A Gentle Parody of "Finally, Back to Football By Tim Hyland"

It happened in the Spring of 2004. The date that changed my life forever. It changed the way I looked at myself, the world, and at college sports forever. Here’s what happened...

I was a graduate student, diligently working on an endless dissertation. It was a beautiful spring day in Chapel Hill, NC. As an aside, I hated spring until I moved to NC.

In PA, as most of you will know, spring is a fickle, cruel affair. It will be warm and sunny one day, only to sleet or dump huge wet snowflakes the next. The only constant is the wet, sticky mud. My childhood spring memories are of cold wet feet stuck in boots with an inch of red mud glommed to the soles.

But not in Chapel Hill. That’s where I discovered real spring. Everything blooms, I swear to you. I’ve seen lamp posts covered with giant white blossoms that smell like honey. Even the sidewalks sport tiny blue flowers and give off a nice febreeze kind of fragrance. Or at least that’s the excuse I use to mitigate my behavior on the bus…I was high on spring.

After teaching, I jumped on the campus bus to go find food. And standing just in front of me, was a beautiful young girl, just coming back from a volleyball game. I don’t remember exactly what she looked like, but here’s what I tell my friends…

Volleyball Girl was about 5’6” or 5’8”, blond and athletic. And she had a great pair of volleyballs. Inflated just right and not those fake vinyl jobs either…real Tachikaras. Exactly what you would expect a beautiful spring day to throw at you in Chapel Hill.

As an aside, in my head I’m still about 20 years old. Old enough to be responsible most of the time but young enough to get ornery when called for. However, my outward appearance is subject to change without notice.

So I climbed on to the bus and stood next to the Volleyball Girl and struck up a conversation.

Yes I was married. But I couldn’t help myself. It was spring in NC. Even the sidewalks were in bloom. Buildings sang restful songs and the air smelled good. Really good.

And I know a little bit about volleyball. It was my “default” sport in college. No I didn’t play varsity. Hell I was too lazy, too disorganized and too slow to play varsity anything at Penn State. But I loved to play and watch sports. Lacrosse, flag football, racquetball, softball, wiffle ball, beer pong…I played it all. But volleyball and I were intimate.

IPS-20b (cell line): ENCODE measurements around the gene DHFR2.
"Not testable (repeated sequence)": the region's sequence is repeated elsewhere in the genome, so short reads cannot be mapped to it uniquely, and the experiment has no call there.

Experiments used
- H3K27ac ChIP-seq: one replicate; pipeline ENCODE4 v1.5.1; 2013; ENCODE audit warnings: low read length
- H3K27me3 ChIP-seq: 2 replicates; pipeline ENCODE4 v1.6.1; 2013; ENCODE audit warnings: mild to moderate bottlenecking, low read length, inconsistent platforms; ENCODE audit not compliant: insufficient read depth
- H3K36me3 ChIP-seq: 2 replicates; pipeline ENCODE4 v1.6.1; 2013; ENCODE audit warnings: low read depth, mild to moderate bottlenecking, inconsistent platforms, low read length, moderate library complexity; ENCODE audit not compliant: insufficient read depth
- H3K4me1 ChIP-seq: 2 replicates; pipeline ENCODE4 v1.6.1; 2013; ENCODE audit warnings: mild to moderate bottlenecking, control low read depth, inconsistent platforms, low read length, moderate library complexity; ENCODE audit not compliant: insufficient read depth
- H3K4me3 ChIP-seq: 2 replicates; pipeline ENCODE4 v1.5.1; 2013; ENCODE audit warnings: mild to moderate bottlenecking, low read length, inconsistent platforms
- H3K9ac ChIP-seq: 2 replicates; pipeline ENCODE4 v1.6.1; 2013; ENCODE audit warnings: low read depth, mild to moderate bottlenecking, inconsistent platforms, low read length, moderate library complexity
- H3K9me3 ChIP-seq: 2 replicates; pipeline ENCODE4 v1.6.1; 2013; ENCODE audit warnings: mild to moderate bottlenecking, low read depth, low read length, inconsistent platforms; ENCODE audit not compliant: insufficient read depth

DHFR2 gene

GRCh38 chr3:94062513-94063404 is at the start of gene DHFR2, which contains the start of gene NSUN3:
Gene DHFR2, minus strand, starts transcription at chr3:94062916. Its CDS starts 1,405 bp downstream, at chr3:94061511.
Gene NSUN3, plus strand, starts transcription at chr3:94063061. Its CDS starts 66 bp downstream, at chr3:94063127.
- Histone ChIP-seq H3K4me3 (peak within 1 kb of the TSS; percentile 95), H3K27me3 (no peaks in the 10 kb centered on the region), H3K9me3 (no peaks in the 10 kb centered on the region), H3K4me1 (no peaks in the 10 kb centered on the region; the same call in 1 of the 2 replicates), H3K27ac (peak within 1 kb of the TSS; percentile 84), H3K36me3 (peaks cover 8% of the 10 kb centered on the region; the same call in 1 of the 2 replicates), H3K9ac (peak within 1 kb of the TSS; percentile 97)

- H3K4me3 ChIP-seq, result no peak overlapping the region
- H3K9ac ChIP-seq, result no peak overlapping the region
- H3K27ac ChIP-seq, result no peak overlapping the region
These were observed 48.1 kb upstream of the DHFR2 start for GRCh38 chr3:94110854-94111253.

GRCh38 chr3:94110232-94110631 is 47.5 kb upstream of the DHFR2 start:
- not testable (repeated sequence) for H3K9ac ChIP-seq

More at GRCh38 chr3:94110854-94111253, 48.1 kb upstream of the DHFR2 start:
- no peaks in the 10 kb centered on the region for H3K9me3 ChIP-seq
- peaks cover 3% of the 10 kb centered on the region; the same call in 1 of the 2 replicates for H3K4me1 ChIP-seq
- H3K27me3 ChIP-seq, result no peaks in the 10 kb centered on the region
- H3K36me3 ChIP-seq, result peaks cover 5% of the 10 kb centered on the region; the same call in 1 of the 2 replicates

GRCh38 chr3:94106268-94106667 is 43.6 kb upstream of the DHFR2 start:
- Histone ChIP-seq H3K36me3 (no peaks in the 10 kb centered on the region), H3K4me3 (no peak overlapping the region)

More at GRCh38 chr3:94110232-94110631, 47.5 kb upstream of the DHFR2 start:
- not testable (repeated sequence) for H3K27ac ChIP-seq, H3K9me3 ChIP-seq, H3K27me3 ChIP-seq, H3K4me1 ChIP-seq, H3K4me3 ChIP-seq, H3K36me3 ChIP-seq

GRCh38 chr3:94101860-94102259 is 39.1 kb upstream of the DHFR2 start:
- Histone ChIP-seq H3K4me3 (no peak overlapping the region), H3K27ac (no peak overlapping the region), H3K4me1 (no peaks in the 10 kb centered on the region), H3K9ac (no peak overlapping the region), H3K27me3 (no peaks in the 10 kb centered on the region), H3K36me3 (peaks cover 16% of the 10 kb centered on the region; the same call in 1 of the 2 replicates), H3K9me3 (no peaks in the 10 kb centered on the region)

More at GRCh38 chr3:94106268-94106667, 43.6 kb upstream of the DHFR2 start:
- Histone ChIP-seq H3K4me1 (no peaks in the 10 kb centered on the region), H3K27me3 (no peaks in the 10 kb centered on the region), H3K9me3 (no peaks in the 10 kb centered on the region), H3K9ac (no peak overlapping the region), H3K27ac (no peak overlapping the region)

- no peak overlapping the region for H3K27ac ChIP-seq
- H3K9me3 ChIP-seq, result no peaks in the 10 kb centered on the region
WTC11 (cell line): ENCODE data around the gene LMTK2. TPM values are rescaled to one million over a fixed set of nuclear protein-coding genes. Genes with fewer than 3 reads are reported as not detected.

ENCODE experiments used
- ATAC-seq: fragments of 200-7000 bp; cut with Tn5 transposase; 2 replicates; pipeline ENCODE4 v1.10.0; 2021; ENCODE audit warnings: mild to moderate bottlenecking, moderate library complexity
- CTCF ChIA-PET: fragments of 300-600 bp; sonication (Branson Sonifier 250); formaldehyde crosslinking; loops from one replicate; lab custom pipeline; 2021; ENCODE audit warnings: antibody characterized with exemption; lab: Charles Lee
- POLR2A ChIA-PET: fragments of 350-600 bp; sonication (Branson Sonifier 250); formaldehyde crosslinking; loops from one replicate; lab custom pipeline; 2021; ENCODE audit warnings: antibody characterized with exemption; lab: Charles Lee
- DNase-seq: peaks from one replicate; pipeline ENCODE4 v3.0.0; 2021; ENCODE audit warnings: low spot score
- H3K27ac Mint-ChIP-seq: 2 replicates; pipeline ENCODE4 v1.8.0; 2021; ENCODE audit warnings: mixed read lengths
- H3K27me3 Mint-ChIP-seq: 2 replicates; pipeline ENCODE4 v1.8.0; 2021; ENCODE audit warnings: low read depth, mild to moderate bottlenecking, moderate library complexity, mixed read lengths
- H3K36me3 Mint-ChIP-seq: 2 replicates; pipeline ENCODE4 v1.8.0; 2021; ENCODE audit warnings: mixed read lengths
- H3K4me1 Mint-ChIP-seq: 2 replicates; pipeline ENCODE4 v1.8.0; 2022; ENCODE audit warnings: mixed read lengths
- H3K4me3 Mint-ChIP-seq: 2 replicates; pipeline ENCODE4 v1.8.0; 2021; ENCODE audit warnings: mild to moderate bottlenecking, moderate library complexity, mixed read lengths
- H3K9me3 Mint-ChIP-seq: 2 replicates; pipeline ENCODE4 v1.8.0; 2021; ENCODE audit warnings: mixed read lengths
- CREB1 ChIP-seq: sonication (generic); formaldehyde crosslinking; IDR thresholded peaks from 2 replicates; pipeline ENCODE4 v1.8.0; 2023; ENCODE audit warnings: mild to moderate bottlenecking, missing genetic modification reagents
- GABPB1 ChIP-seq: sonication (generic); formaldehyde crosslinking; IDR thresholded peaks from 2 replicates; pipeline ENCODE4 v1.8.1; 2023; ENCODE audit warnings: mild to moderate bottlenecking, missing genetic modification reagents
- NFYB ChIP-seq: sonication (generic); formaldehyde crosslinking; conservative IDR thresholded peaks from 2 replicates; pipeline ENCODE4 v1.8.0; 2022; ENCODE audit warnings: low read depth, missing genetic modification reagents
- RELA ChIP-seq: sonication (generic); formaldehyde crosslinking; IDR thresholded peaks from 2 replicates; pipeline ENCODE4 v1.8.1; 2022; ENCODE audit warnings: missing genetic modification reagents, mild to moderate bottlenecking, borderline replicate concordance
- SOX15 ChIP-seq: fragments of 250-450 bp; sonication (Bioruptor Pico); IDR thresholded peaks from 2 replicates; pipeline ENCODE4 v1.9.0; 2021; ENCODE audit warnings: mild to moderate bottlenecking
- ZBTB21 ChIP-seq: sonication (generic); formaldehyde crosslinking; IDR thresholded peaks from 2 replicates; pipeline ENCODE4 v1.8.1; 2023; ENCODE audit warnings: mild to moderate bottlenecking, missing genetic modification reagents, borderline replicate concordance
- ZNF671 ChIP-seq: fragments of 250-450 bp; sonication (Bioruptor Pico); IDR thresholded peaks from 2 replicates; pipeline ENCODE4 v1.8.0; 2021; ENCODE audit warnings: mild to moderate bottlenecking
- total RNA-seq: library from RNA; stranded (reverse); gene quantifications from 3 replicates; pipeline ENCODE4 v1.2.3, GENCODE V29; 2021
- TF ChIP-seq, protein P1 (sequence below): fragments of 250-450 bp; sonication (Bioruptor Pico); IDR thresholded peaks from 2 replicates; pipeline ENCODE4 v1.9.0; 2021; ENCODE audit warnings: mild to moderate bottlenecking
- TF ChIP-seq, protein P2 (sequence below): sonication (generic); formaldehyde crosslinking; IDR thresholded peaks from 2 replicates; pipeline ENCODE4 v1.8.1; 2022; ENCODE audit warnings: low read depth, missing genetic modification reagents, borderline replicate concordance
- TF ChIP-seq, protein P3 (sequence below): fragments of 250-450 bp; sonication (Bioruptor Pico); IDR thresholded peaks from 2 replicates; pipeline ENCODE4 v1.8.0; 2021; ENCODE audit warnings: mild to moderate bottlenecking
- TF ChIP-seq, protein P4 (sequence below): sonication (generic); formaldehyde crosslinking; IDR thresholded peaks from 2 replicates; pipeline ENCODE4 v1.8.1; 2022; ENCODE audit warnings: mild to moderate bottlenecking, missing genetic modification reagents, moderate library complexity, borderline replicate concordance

I spent many evenings in the I.M. building playing pick-up games. Sixes, twos, fours, you name it. And later on in life, when I escaped PA for south Florida, I played on the beach for several years.

So, there was no question I was going to talk to Volleyball Girl. Maybe even find out if they played pickup games somewhere…but I never got to talk volleyball with her. Because the answer to my first question, “do you play volleyball for UNC”, was…

Yes Sir.

Sir. She fucking called me SIR. Like I was her youth pastor, or her professor (which I wasn’t but could have been), or her DAD…

Oh dear god you could hear my ego deflate, like one long, pathetic subsonic fart.

Because while I felt like a 20 year old, on that beautiful spring day in NC, I still looked like the flabby 35 year old graduate student that I was.

And everything changed.

Because I found out, from one two-word sentence, that I was no longer of that generation. And I realized that I was one broken condom, one stupid hookup away from having a child nearly her age.

My wife loves that story, because it hit me hard. It softened me up and mentally prepared me for what was to come later…when we got pregnant.

I saw “we” because it changes everything. As an aside, I wish I had a computer chip filled with the emotional changes that buffet your world when this happens. It would be the best contraceptive ever invented. Hell, one dose and you’d be celibate for a month. It’s big time.

This is running long, so let me come back around to football.

My parents were 20 years old when I was born. And I do that math a lot, because I was 36 when my first was born. In other words, my folks had a 16 year old kid at that point. And as a parent, at some point I view anyone under 23 as potentially my child.

It’s messed up, I know. My therapist and I are doing some solid work in this area…

But really, that’s where I am with Penn State Football. Because “IT” isn’t related to this team, to these kids. And they are kids. I mean jesus, the things we did as 18-22 year olds…

So they have to deal with being young and dumb AND the stupidity of the NCAA.

And in my parental mind, I’m incredibly proud of our kids. And I’m proud of those high-school kids who are brave enough to ignore the ranting, grunting, raging public to commit to Penn State.

That’s not to say that I won’t scream out “GODDAMMITTT” when they do something criminally stupid on (or off) the football field. But 99% of the time (75% for you Fickin), I’m proud of these kids. Just, stupidly, tearily proud…

Because somebody somewhere taught them what it means to be brave. To fight for what you believe in. To be strong in the face of adversity. Not to quit because it gets hard. Those are life lessons that will carry on with them forever. Somebody did a great job as a parent.

And that’s what I want to give to my children.

As a parent, I’m terrified for my kids. I worry about who they will become. And when I see our kids playing on Saturday, I see an example of what happens when you do it right.

Win or lose, I never stopped watching. Because this isn't about football and it won't be for years to come. This is about kids with character. Kids with strength and dignity. And this is what I love about Penn State football. Win or lose, I'm proud of those kids.

Oh and Emmert? I got your football culture right here, bitch.

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